Late relapse [>3 years from complete remission (CR)] in acute lymphoblastic leukaemia (ALL), is unusual. Data from the MRC UKALLXII/ECOG E2993 trial are presented to evaluate the incidence and characteristics of late relapse in adult ALL. Of 1,909 patients, 1,752 (92%) achieved CR and among these 757 (43·2%) relapsed; 691 (91·3%) within three years and 66 (8·7%) beyond. Among these 66 patients, median time to relapse was 47 (37–144) months. Relapse beyond three years occurred in 3·8% of all who achieved CR. The cumulative risk of relapse was 40%, 43% and 45% at three, five and ten years respectively. Out of the 1 752 patients who achieved CR, 11·7% underwent autologous and 40·6% allogeneic transplant, while in CR1. Of the autologous patients, 43·2% relapsed early and 3·4% relapsed late. However, among the allogeneic patients, 13·2% relapsed early and only 1·3% late. The five-year overall survival from relapse was 5·8% and 20% in the early and late relapse patients respectively. In conclusion, late relapse in adults with ALL is not uncommon, and is associated with better outcome after relapse compared to early relapse.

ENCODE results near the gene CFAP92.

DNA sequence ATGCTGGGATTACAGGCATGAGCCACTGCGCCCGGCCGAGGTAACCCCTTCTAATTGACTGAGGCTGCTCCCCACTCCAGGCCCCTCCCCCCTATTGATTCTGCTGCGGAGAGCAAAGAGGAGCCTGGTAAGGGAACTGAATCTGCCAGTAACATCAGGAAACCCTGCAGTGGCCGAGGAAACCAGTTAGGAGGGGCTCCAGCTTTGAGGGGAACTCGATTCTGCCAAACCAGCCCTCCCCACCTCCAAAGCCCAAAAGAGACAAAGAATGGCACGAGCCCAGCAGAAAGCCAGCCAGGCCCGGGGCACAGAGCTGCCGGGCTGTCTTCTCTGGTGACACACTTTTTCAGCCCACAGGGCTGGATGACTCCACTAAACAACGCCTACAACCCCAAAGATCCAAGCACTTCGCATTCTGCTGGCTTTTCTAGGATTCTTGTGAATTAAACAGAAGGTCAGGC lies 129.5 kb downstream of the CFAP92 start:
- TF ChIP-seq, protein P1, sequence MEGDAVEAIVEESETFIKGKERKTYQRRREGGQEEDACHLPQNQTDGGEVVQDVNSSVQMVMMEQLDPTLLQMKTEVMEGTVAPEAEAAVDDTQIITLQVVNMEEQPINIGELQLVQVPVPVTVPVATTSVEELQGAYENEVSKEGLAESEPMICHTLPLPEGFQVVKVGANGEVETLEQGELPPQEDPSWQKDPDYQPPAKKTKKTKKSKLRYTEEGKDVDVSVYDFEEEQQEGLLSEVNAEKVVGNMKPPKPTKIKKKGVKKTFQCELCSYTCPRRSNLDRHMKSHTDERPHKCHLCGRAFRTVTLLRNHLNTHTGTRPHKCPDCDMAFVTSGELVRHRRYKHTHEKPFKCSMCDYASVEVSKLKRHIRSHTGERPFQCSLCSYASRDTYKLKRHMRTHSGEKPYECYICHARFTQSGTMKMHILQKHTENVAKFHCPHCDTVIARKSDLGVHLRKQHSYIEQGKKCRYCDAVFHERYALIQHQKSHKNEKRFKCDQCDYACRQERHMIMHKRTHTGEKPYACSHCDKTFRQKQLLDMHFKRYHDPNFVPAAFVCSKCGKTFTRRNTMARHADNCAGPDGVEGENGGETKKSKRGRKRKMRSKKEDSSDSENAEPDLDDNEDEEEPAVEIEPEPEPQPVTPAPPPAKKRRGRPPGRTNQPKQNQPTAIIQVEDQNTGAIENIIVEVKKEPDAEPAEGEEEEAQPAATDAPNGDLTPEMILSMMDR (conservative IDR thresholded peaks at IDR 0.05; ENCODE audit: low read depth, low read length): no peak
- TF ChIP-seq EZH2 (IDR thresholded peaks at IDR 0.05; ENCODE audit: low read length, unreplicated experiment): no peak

|Original language||English (US)|
|Number of pages||7|
|Journal||British Journal of Haematology|
|State||Published - Oct 1 2020|
- acute lymphoblastic leukemia
- late relapse
ASJC Scopus subject areas